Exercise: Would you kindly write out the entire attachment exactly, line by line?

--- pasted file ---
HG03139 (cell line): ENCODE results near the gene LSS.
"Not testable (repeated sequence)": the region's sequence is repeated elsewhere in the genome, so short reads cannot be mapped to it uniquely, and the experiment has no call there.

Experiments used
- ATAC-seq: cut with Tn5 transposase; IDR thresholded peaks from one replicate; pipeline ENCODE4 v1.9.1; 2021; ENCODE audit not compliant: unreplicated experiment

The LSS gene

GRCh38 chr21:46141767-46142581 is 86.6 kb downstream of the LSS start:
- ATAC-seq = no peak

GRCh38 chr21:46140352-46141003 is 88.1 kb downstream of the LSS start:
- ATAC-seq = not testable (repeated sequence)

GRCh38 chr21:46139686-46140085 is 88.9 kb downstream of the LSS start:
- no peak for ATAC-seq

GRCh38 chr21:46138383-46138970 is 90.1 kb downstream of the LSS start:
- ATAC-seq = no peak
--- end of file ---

HG03139 (cell line): ENCODE results near the gene LSS.
"Not testable (repeated sequence)": the region's sequence is repeated elsewhere in the genome, so short reads cannot be mapped to it uniquely, and the experiment has no call there.

Experiments used
- ATAC-seq: cut with Tn5 transposase; IDR thresholded peaks from one replicate; pipeline ENCODE4 v1.9.1; 2021; ENCODE audit not compliant: unreplicated experiment

The LSS gene

GRCh38 chr21:46141767-46142581 is 86.6 kb downstream of the LSS start:
- ATAC-seq = no peak

GRCh38 chr21:46140352-46141003 is 88.1 kb downstream of the LSS start:
- ATAC-seq = not testable (repeated sequence)

GRCh38 chr21:46139686-46140085 is 88.9 kb downstream of the LSS start:
- no peak for ATAC-seq

GRCh38 chr21:46138383-46138970 is 90.1 kb downstream of the LSS start:
- ATAC-seq = no peak